Answering Competency Interview Questions

Answering Competency Interview Questions

It is very common for employers to ask competency-based questions at interview – indeed sometimes practically the entire interview will comprise questions asking you to describe how you have demonstrated a particular skill or dealt with a particular situation in the past.

Examples of competency-based questions might include:

  • Tell me about how you dealt with a difficult work colleague
  • Describe a time you worked as part of a team to achieve a common goal
  • Was there a time when your ideas were challenged?
  • Explain how you identified a new approach to a problem
  • Tell me about when you had to communicate complex technical information to others
  • Describe a time when you went above and beyond the call of duty at work and provided exceptional service
  • Tell me about a time when you learned from a mistake

When asked a question of this nature, pause briefly before responding. Your interviewer should appreciate that you will need a little time to think about what is your best example of a particular skill from your previous experience.

When answering competency questions, bear in mind the STAR mnemonic:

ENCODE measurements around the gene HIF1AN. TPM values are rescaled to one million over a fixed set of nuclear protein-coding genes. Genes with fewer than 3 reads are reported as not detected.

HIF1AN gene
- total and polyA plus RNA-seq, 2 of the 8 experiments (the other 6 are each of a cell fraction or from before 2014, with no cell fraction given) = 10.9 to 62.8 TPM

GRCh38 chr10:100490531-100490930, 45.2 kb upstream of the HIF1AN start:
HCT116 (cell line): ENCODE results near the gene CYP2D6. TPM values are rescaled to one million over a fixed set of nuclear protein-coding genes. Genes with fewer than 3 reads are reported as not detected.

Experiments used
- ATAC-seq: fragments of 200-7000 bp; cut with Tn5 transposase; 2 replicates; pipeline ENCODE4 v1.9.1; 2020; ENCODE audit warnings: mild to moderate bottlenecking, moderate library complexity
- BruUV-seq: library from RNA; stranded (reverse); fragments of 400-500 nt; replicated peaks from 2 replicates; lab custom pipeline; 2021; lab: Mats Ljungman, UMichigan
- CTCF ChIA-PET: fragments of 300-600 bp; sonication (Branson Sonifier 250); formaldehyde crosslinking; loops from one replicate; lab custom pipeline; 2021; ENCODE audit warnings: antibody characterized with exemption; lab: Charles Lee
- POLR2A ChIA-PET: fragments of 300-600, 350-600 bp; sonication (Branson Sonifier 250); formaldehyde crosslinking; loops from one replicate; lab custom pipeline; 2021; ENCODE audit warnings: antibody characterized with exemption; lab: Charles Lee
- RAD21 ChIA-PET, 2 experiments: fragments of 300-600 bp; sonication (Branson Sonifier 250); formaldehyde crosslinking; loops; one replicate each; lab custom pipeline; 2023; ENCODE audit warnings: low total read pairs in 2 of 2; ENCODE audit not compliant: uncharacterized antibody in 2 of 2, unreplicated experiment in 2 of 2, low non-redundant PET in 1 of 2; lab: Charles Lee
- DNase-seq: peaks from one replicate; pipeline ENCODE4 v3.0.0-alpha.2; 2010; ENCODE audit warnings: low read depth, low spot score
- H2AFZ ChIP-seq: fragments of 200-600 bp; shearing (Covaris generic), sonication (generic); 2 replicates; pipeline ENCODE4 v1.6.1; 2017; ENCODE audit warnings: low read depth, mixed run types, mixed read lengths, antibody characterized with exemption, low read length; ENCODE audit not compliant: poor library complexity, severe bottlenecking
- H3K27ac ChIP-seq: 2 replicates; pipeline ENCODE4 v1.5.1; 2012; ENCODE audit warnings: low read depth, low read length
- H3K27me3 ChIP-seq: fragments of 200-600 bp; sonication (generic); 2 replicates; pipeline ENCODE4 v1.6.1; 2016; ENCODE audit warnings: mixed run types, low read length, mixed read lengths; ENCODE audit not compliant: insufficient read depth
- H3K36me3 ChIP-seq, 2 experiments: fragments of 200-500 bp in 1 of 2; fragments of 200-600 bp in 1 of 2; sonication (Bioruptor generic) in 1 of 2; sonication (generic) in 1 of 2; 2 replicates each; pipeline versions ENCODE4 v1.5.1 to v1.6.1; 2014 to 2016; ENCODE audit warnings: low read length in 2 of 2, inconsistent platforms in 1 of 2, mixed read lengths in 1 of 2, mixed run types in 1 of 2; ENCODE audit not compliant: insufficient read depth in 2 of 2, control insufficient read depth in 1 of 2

• S – what was the Situation?
  • T – what was the Target you were hoping to achieve?
  • A – what Actions did you take?
  • R – what was the Result of your actions and what benefit did the company receive from them?

For example, when asked the question ‘Explain how you identified a new approach to a problem’, you might structure your reply as follows:

  • Situation – The company was concerned about the level of knowledge its staff had of a particular technical issue, and asked me to look at ways of addressing this
  • Target – To produce better trained staff who fully understood the issue in question and could explain it clearly to customers
  • Actions – I wrote a comprehensive training guide on the topic in question, drawing on my own experience of the issue; and devised a programme of training courses to give good practice examples of how staff should apply the guide when speaking with customers
  • Result – Once all actions had been carried out, the staff were fully trained on the topic and could clearly explain the concept when required

Before attending an interview, prepare your answers to some of the most common competency type questions. Consider what skills the job you are seeking requires (e.g. teamworking, leadership, communication, attention to detail) and try to tailor your answers so that you give examples of having demonstrated these skills in the past.

After any interview of this nature, consider the answers you gave to the competency questions. Whilst it is too late for the job in question, you can use this opportunity to prepare a better answer to the question should it be asked in a future interview.

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